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Tag: Robert A. Heinlein
Defiler of Memories (Casa de la Cultura Ecuatoriana, Quito, 2016) by Oliver Vera Barberán is a YA, debut science fiction novel
Venus. Following the recent report of life-chemicals found in its atmosphere, is it any wonder that we're all thinking swampy things again?
Steve starts a two-part review of the July-August issue of F&SF—the Magazine of Fantasy & Science Fiction. It’s a very good magazine!
In the first of two columns, Steve deconstructs and reviews James Cameron’s “Aliens,” the first sequel in what proved to be a profitable franchise. What’s he got to say? Read it and find out!
In this redo of his fifth column from 2013, Steve talks about visiting Butler, Missouri, the town where Robert A. Heinlein was born. Are they proud of him? Heck, yes!
Don't they read Heinlein? Moon colonies are largely sublunarian...and besides, everyone on the planet could fit on the island of Zanzibar if they'd all just exhale....
Steve reviews part of the first volume of a classic set of SF anthologies. What’s up with only reviewing part of a book? Read it and find out!
This week after an absence, Steve talks about Mars as myth, especially as portrayed by Leigh Brackett. Which do YOU prefer? Myth or science fact?
This week Steve repurposes and re-edits an old column, hoping it will be new to at least some of you. It’s all about conventions and nametags, anyway, so if you’re not interested, go watch the snow or something. (Ed's inside joke: No orcas yet...)
Edward Willett is an Aurora Award-winning SF writer from Regina, Saskatchewan. He’s got two new collections out: one of SF/F poetry, and one of SF/F stories. Steve likes them!
A March roundup, in which Amazing Stories is prominent, numerous reviews are written and film and fandom are discussed.
This week is movie week—a fantasy over a century old, and a brand new science fiction. Both are very good for their time, Steve thinks—see what you think!
Dr. Stephen Hawking and Science fiction: "I read a lot of science fiction when I was a teenager..."
This week, Steve reviews the Sept./Oct. 2017 issue of The Magazine of Fantasy and Science Fiction, their 68th anniversary issue. And finds it good to read!
An overview of the theory and practice of Spanish language neo-indigenous science fiction.
Steve gives us two reviews today—one a very enjoyable book; and the other a movie. Whether you enjoy that one or not is up to you… but be aware, Tom Cruise is in it!
Omon Ra by Victor Pelevin mixes historical global perception with the fictional absurdity of the military sciences dictated by a political climate that we can only hope is purely satirical.
Steve tells you where to get a free SF book and revisits/rewrites an old column dealing with Worldcons and nametags and such.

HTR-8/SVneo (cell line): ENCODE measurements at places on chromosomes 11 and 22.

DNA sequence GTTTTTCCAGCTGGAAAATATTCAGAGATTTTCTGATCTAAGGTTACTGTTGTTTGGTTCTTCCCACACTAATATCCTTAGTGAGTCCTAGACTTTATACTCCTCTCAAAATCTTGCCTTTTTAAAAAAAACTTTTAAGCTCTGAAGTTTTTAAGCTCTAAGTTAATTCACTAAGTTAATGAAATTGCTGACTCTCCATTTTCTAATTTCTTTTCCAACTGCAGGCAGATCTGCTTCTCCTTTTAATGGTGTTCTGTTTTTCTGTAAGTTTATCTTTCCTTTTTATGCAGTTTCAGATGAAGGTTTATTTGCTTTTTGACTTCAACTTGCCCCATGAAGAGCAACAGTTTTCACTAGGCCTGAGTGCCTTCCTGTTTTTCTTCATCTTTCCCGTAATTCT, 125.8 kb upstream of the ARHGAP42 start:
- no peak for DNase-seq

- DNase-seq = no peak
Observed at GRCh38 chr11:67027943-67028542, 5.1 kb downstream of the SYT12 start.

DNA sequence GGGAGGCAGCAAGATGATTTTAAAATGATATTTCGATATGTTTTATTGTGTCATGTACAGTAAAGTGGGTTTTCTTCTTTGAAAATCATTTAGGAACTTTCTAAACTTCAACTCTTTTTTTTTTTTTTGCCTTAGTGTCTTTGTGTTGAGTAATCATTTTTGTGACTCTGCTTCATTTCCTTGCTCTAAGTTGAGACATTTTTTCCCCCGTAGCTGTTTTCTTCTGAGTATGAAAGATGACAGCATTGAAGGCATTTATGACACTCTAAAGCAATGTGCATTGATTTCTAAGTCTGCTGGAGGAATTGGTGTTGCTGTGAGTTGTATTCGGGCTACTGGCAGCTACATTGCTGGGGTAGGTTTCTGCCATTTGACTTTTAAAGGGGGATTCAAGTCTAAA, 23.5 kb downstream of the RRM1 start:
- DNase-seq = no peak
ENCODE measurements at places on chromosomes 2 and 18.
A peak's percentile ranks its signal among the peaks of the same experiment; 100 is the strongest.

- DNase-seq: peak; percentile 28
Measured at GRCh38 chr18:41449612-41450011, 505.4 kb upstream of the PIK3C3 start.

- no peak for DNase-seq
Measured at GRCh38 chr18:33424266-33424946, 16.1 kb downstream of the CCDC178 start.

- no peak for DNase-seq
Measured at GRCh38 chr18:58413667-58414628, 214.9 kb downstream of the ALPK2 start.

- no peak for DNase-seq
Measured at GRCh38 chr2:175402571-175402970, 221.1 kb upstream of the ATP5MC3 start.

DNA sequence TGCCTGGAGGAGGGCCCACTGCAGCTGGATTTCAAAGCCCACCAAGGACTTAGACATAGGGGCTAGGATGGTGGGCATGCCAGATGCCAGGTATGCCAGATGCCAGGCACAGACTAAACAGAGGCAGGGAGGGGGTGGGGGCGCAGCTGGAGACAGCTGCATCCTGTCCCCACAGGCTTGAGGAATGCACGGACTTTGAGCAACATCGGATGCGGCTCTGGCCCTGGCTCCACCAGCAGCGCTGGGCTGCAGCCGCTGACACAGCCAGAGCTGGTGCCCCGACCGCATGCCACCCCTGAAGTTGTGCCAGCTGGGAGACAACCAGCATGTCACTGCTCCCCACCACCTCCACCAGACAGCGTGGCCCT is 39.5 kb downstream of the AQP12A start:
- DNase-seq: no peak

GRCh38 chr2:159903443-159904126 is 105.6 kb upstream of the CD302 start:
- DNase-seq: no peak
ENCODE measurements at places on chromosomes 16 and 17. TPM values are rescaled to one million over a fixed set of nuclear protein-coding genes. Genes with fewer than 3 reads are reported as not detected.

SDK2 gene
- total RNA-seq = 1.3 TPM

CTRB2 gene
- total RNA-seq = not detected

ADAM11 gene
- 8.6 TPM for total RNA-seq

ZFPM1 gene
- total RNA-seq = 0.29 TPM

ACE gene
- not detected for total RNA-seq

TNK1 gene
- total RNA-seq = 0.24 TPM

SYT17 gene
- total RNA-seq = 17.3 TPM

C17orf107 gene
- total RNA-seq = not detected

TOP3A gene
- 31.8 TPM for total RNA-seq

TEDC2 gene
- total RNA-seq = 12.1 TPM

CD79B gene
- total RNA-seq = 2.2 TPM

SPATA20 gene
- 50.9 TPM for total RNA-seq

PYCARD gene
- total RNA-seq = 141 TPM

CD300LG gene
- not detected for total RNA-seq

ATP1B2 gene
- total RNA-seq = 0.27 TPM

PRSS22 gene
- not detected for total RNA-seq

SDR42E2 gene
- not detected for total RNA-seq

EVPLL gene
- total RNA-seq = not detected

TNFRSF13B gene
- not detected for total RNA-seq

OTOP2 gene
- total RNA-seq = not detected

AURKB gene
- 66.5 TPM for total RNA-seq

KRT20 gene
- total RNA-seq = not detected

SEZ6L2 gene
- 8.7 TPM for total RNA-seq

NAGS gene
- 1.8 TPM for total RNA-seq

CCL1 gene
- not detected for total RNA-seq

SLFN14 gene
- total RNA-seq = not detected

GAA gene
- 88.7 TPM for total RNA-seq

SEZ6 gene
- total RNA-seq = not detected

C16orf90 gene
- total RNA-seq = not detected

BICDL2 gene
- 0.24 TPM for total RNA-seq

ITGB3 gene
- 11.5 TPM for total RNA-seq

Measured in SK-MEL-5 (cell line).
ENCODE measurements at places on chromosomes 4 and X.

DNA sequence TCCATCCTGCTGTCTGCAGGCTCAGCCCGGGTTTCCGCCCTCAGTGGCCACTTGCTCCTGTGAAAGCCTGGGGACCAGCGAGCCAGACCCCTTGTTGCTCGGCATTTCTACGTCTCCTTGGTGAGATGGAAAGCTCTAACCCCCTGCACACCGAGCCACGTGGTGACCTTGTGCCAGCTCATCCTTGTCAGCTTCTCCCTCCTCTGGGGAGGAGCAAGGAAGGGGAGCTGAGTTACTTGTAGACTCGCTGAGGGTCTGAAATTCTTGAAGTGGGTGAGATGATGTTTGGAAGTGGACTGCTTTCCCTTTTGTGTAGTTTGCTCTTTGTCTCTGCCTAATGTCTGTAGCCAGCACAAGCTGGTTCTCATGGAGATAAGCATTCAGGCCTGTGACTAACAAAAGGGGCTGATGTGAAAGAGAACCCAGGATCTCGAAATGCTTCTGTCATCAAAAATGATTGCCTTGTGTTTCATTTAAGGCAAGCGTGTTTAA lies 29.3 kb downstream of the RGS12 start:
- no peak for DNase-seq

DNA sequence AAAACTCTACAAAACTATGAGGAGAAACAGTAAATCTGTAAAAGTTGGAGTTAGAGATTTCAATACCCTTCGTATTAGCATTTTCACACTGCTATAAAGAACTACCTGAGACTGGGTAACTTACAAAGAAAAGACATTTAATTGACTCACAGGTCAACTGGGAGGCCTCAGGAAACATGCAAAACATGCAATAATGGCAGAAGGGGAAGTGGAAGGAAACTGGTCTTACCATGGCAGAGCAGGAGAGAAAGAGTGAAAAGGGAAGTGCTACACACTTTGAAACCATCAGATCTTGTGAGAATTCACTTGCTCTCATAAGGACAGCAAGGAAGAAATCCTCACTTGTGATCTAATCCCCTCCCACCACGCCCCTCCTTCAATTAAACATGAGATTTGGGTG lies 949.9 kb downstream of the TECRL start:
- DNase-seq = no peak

Following on the heels of his Heinlein columns, Steve decides to retro review The Door Into Summer. Is it worth reading? Well… that depends. Read this and find out.
This week, Steve continues his romp into his past by talking about Robert A. Heinlein, E.E. “Doc” Smith’s daughter, Verna Smith Trestrail; and MosCon 1, back in 1979.
Steve looks at Robert A. Heinlein’s SF (and his use of nudity and sex in his SF) then touches on some other classic SF authors’ way of “doing it.” Is Heinlein still worth reading? See for yourself!
This week, Steve tries to go Back to the Future but ends up in the past, where he meets Spider and Jeanne Robinson as well as Robert and Virginia Heinlein! Come with him and see!
This week, Steve reviews the new F. Paul Wilson book, and finds it a thrilling, fast-paced read. If you've never read any of F. Paul Wilson's books, this would be a great one to start with!
Star Trek was the first science fiction television show to deal seriously with multiculturalism and the "other."
Steve reviews the current F&SF. It's still a great magazine! Get it now while it's still on the stands!
Moonwalk by H. B. Fyfe is science fiction’s short story equivalent of Hemingway’s classic The Old Man and the Sea, minus all of the fanfare and accolades.
MosCon was a Northwest Fannish Legend (perhaps in its own mind), and Steve takes you back to those "thrilling days of yesteryear," as The Lone Ranger used to say.
Another friend gone; Steve mourns Debbie Miller; also New Venture and MosCon reminiscences. And both fiction and non-fiction StoryBundles! Go get 'em!
Is that a Fuzzy Bolo hanging from your rear view mirror, or are you just a fan of Piper and Laumer?
This week, Steve reviews a new, upcoming book by Hugh A.D. Spencer, the second episode of 11.22.63 on Hulu, and tells of a unique offer for Robert A. Heinlein fans. (Check out the final photo!)